any final details. it could be a reshuffling of this government, a downsizing of the presidential council, a design of sorts to make this a success. many of the way they have not been approved is because libya is still in a state of war and it is trying to sign a peace treaty when there was been fighting only days ago. they have made crucial gains against other militias. there is still so much fighting across the country and there isn't a peace deal to be offered, but it is a piece of paper saying do this in the future and the appetite isn't there. i'm still questioning whether or not we will have a functioning government, if we have a piece of paper signed, fair enough, but i don't think so the country is at war still,
but the dynamic they cannot see libya turning into another syria and they want form of stability even if it's just in the east of the country to take on i.s.i.l.? >> even on the east of the problem, it is anything but stable. the reason why going to military action was the real issues, the elephants in the room, the political issues and the government issues and the tribal issues of not been in control. like everywhere else, there might be fighters in the air but there has to be fighters on the ground. most have been fighting other tribal groups in the country that are absolutely not i.s.i.s., they might share a front line with i.s.i.s., but they don't share a world vision like i.s.i.s. we have to really address the
vital and local issues, the tribal issues and quarantine those issues thank you very much a man has been hanged in pakistan for shooting a state governor who called for blasphemy laws to be reformed. he has been hailed by some as a hero. an american student has been given a tearful apology as he was stated was in front of media. he said he confessed to severe crimes against the state. the 21-year-old says he wanted the propaganda slogan as a trophy for a friend back home. they have a long history of detaining foreigners.
in south korea politicians haven't stopped talking for the past seven days. they have broken the record. it is delaying on a government-backed anti terrorism law. it will allow agencies to collect personal data, the opposition says privacy rights could be violated and could be used to crackdown on political dissent. a film about determined newspaper reporting is the surprised best picture winner at the oscar's ceremony. spotlight beat the favorite, the frontier epic the revenant. leonardo dicaprio took home the best actor award. our caravan wraps up who got what. >> the oscar goes to leonardo dicaprio. >> reporter: he has certainly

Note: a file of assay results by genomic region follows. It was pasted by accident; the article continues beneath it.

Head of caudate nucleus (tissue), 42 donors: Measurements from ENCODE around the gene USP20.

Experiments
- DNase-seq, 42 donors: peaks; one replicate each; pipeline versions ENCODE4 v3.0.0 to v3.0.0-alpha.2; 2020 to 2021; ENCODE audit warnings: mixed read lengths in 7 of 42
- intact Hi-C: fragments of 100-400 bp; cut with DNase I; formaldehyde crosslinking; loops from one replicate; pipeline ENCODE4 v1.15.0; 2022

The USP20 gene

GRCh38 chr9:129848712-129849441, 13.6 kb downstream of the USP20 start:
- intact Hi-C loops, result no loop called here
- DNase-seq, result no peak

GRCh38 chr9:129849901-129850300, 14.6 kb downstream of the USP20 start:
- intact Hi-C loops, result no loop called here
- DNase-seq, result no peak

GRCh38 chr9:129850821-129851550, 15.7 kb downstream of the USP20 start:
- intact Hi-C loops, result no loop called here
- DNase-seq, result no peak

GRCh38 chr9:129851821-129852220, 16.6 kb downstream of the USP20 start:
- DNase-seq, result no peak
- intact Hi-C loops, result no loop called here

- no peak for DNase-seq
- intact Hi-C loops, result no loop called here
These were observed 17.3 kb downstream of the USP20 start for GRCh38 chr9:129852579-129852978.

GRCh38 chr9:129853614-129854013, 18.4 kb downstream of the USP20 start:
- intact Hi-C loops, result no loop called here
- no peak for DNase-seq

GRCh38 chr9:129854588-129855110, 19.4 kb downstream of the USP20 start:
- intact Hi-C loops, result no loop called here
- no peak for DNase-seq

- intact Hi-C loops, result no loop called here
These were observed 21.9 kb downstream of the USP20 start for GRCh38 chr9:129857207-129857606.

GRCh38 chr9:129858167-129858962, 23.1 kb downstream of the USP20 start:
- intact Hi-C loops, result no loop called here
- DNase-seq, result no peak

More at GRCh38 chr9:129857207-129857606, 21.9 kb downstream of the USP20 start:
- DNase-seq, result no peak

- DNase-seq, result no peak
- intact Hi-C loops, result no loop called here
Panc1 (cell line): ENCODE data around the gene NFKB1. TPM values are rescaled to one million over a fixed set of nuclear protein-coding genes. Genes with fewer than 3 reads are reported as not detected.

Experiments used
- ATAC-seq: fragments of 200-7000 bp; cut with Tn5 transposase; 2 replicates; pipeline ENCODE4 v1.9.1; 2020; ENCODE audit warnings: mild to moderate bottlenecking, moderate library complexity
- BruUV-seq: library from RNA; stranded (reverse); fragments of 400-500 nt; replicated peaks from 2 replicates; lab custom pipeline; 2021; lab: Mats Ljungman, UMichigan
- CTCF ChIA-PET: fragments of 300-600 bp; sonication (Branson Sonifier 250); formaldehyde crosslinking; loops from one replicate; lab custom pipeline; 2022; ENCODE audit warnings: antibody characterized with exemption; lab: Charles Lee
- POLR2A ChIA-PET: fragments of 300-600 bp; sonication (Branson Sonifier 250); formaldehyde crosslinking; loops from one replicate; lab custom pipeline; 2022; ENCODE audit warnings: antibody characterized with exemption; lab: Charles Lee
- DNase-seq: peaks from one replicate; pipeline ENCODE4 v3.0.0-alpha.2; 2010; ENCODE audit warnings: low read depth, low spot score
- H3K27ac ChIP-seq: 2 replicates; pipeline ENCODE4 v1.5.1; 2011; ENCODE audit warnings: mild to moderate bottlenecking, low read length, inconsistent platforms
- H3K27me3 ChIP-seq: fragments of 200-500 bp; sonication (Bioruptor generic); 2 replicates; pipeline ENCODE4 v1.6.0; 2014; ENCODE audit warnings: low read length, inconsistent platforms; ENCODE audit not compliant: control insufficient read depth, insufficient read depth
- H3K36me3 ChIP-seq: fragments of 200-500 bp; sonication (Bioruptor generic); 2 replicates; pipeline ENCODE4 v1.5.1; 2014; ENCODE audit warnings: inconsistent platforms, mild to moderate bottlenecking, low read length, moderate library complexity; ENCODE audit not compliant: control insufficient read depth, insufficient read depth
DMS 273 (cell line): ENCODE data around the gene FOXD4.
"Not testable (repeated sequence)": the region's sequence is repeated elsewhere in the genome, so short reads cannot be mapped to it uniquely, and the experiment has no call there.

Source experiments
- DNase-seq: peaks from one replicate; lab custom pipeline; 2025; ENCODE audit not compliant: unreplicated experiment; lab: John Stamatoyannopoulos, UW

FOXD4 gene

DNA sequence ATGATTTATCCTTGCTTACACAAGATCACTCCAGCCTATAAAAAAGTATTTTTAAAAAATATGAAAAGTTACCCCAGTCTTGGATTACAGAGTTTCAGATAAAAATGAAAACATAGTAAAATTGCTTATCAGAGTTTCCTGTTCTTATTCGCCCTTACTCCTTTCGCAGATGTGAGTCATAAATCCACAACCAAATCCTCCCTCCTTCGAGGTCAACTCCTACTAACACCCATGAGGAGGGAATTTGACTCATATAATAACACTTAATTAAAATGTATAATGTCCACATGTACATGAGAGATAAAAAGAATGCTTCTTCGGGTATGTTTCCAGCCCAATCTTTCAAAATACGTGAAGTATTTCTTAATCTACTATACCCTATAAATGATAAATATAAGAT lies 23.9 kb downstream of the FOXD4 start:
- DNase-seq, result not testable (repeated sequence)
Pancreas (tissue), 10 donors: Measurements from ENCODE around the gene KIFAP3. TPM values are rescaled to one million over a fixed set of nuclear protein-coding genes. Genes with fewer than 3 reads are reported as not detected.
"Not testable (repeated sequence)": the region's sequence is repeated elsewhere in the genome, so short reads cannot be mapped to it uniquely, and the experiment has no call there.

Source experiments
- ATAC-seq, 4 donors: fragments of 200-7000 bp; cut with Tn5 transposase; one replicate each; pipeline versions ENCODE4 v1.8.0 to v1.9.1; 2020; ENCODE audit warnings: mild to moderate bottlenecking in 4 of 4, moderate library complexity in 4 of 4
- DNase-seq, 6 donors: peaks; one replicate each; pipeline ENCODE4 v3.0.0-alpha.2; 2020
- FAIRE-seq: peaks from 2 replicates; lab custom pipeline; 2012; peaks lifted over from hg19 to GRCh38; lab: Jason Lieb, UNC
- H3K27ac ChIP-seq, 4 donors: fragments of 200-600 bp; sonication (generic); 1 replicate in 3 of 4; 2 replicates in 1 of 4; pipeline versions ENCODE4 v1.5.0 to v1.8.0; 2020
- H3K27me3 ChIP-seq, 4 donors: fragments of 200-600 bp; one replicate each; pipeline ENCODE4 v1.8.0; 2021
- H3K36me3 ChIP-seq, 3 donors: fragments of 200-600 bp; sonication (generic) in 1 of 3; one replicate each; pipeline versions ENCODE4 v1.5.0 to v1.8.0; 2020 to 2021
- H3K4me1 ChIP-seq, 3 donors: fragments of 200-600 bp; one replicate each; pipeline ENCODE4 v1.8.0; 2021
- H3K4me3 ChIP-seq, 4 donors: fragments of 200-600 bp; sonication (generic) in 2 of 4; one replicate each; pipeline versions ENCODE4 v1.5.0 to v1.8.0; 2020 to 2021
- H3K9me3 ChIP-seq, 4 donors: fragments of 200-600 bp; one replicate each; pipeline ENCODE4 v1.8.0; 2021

been waiting for this. this was his night at last. >> making the revenant was about man's relationship to the natural world, a world that we collectively felt in 2015. >> reporter: in fact, the revenant took another big award too. he won this last time. second time for him. >> i can't believe this is happening. it's amazing to receive this aaward tonight >> reporter: no hat trick for his film. here is why. >> spotlight. >> reporter: this movie had been mooted as the best picture. it was a contender, of course, but it wasn't the favorite. you never can tell what is going to happen in hollywood. >> reporter: when it came to best actress bri harson took that. she was the hot favorite.
>> thank you to everyone who participated in room. thank you to all of you who saw it. >> reporter: mad max was also a big winner. six oscars for this movie. all eyes were on the host chris rock. the accusations of racism at the academy not far from anyone's mind. for weeks there has been pressure on the academy after the nominations in the major categories were announced and they were all white. chris rock did not disappoint >> i counted at least 15 black people there. >> reporter: the annual night of back slapping is over for another year. these oscars have been the most controversial in recent memory. that issue of a lack of diversity really over shadowing things. the big question now as the oscars, as the film center enters that period of soul searching will hashtag ons cars so white be back next year?
-- oscars so white be back next year? we are monitoring that situation at the macedonia-greek border. look for that on our website at aljazeera.com. red light cameras setting up to make streets safer, also making money for cities. quick cash that is hard to stop in more ways than one. i'm talking tonight about two subjects that don't usually end up in the same conversation. one is the number of people killed or injured in traffic accidents in american cities. and the other is the large